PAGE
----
Liquor lacks luster as crackdown hits high-end labels
Updated: 2013-08-15 07:21
By Lyu Chang (China Daily)
In the first half of this year the profit growth of Chinese liquor companies plummeted to almost zero from the same period last year and this downward trend is likely to continue for the rest of the year, a leading official at the Ministry of Commerce said on Wednesday.
"Although the whole industry is still increasing in terms of production volume and profit, the downward trend of the growth rate is clear," said Lu Zhengmin, deputy director of the department of market operations and consumption promotion for the ministry.
China's profits of white spirit industry hit a total 39.9 billion yuan ($6.5 billion) in the first six months, an increase of 0.57 percent year-on-year, but much lower than a 55.1-percent increase during the same period of the previous year, according to a report from a national body of alcohol distribution.
In addition, the sales revenue of the industry was 240.2 billion yuan, with a year-on-year growth of 10 percent, according to the report.
"The rate decline is a direct result of an industry adjustment," Lu said. "For the last couple of years, the whole industry has grown too fast, especially in the high-end liquor market. But as the prices of the Chinese high-end liquors have stopped rising, the whole industry's growth now comes to a halt."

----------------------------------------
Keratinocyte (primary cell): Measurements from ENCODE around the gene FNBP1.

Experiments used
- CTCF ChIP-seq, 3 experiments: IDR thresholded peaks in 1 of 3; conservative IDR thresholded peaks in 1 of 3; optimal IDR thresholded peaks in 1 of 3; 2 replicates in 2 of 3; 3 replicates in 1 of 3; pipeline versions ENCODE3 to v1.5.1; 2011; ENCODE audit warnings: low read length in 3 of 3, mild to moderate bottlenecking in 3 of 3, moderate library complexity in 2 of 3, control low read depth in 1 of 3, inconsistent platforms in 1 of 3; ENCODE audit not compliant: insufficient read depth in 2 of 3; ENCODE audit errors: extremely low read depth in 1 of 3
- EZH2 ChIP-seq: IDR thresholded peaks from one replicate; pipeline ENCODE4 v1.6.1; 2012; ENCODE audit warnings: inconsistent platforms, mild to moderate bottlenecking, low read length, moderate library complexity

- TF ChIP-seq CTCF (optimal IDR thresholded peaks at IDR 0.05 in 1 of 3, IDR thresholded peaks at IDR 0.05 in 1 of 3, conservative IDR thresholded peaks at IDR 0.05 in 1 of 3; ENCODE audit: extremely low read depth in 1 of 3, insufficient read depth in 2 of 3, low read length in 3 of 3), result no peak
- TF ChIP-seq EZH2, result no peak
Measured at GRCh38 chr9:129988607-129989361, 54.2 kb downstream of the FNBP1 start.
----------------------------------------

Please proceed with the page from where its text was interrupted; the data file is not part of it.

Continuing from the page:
Industry insiders said in a response to the government's campaign since last year to crackdown on extravagance and lavish spending using public funds, many liquor companies have cut their prices, which resulted in a profit drop in the upmarket sector.
At a chain store that sells tobacco and alcohol in Beijing, a 500 milliliter bottle of Feitian Moutai Baijiu, produced by Kweichow Moutai was priced at 1,560 yuan this year, down from more than 2,300 yuan over the same period last year. Its major rival Wuliangye has also seen its price fall by 200 yuan at the store.
A sales representative said the price of all Moutai liquors has been slashed by 10 percent, but Wuliangye products have held up better than most.
Despite the price cuts, boxes of unsold Moutai and Wuliangye piled up in the store. "We are now clearing the stocks," Lu said. "The sales of these top-priced baijiu were not as good as last year." Baijiu is the generic name for Chinese white spirits, including Moutai.
Earlier this month, Kweichow Moutai, based in Southwest China's Guizhou province, said it has seen its revenue for the first six months of 2013 total 17.9 billion yuan, up only 0.6 percent year-on-year.
Meanwhile, Moutai's peers are also posting lackluster results. Jiugui Liquor Co Ltd said its first-half revenue has seen a rapid decline, resulting in a nearly 90 percent drop in profits.
Tie Li, a marketing specialist and an expert within the liquor industry, said the era of intoxicating high profits has come to an end in China's liquor market.
"As more upper-end liquor producers cut their prices to target the mid-range market, they will face a major challenge in rebuilding the distribution channels," he said.
(China Daily USA 08/15/2013 page14)